The more I talk about it the more convincing the prospect of apocalypse becomes. So it’s apt that Mel Gibson’s latest film, Apocalypto, addresses the issue head on. Gibson has hinted that Apocalypto is a critique of contemporary Western civilisation, specifically of the Iraq war. But that’s bollocks. What it really is is a celebration of Catholic imperialism as the answer to our problems. As such, it is much more problem than solution. The film mashes history to conflate Mayan and Aztec civilisations, implies that the great American city states were intact when Europeans arrived (in fact they collapsed centuries before), and portrays native Americans as, one the one hand, noble savages with an inarticulate, intuitive grasp of Catholic liturgy and, on the other, ignoble and very scary murderers. Much of the film is an extended chase scene structured around sub-Biblical imagery and prophecies of the end. The end for the wild men and redemption for the Christ-hero comes with the arrival of European ships, of bearded men in robes bearing crosses. The audience can’t help but think ‘Thank God for Christian Europe!’ Reality tells a different tale. Over 90% of native Americans died in the first century of European colonisation. Most of these were killed by European diseases, but many were killed by massacre. Genetic studies of the present population of Colombia, for instance, show what happened. Most Colombians are descendants of a group of European males and native females. So it was straightforward, kill the men or work them till they die, take the women for the bedroom. Not much redemption there.

The violence in the film is at times pornographic, in the sense that you feel Gibson must have actually had an erection while organising it. An example is the part when our hero clubs our villain in the head and blood spurts sideways for a good twenty seconds. The blood lust of the cinematic consumer, of course, is good and redemptive, while the blood lust of the savage Mayan-Aztec human sacrifice is bad and, well, savage.

A note on human sacrifice. Of course, human sacrifice was a grotesque and barbaric means of keeping people loyal to the ‘state,’ and was based on the worst superstition. Such practices are revealed in their spectacular and naked barbarism when you view them from outside the ideological prism in which they are performed. If aliens from the planet Zog were to invade the Earth, slaughter everybody, and burn our books, their archeologists would soon find Auschwitch, where Europeans recently committed mass slaughter for reasons of redemptive purity, or for that matter, Iraq, where hundreds of thousands have been killed in a slaughter sparked in the name of Democracy and Civilisation. Some of the worst superstitions.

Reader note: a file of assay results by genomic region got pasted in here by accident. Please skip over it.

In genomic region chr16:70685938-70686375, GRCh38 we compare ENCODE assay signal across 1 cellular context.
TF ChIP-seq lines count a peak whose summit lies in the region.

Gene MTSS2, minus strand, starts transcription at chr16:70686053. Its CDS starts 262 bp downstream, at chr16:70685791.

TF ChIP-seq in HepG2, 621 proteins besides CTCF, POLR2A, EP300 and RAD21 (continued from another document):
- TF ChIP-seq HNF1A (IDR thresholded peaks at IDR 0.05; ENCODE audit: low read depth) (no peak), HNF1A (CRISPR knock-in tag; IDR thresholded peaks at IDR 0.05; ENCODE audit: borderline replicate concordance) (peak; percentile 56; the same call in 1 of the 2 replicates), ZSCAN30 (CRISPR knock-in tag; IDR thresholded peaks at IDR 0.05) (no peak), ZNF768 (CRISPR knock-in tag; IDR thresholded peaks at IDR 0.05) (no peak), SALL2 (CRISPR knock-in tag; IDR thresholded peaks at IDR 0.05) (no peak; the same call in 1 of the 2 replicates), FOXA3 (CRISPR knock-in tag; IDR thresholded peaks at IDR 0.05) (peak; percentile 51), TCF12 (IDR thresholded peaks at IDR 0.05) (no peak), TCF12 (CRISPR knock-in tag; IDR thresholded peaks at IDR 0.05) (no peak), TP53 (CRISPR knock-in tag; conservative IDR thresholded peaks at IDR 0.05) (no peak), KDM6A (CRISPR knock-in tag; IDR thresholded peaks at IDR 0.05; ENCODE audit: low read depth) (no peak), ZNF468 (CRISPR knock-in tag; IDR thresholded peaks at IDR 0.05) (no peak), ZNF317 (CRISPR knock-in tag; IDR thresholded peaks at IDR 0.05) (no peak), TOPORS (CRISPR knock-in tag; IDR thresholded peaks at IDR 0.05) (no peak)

If the Zog people wait a century, perhaps they won’t need to bother slaughtering us.

I should say before I go that Apocalypto is a wonderfully well-made, tremendously exciting and often beautiful film. Recommended, so long as genocidal reality doesn’t get in your way.

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Written by Robin Yassin-Kassab

February 3, 2007 at 8:31 am

2 Responses

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  1. Qunfuz,

    Interesting and erudite analysis, as always. God save us from fundamentalists of all stripes. To them “bring it on” also implies “by any means necessary”. The result is the mayhem we are seeing around us -witness the 130 killed in a single truck bomb yesterday. Clearly people other than Mel Gibson are also getting a hard on from the sight of blood.

    You last two lines trying to resuscitate Apocalypto after you bludgeoned it, left me unconvinced. I hate gratuitous violence almost as much as Eurocentric portrayals of “noble savages”.

    abu kareem

    February 4, 2007 at 1:34 pm

  2. I have to say my perceptions of that film were slightly different. I watched it in Woolwich which has a much higher “ethnic” mix than elsewhere in London and peoples reactions at the end of the film were quite revealing. When his wife asks him if they should go to the strange things in the sea, most people (annoyingly) shouted out no! Recognising the dread that these Europeans were bringing to South America. I was very interested in your talk about a shift in emphasis from Western European Dominance to a Chinese/non-Western culture. Have you read much about Wallerstein? He has some interesting conclusions which he has built up on from the work of the historian Braudel. I’d be interested to hear your thoughts on them. Also, perhaps at this time one would do well to remember Ibn Khaldouns argument that each culture carries within it the seeds of its own destruction as it’s elites lose their own “assabiyah” and are overtaken by those more eager and hungry for dominance.

    Wassim

    February 5, 2007 at 5:55 pm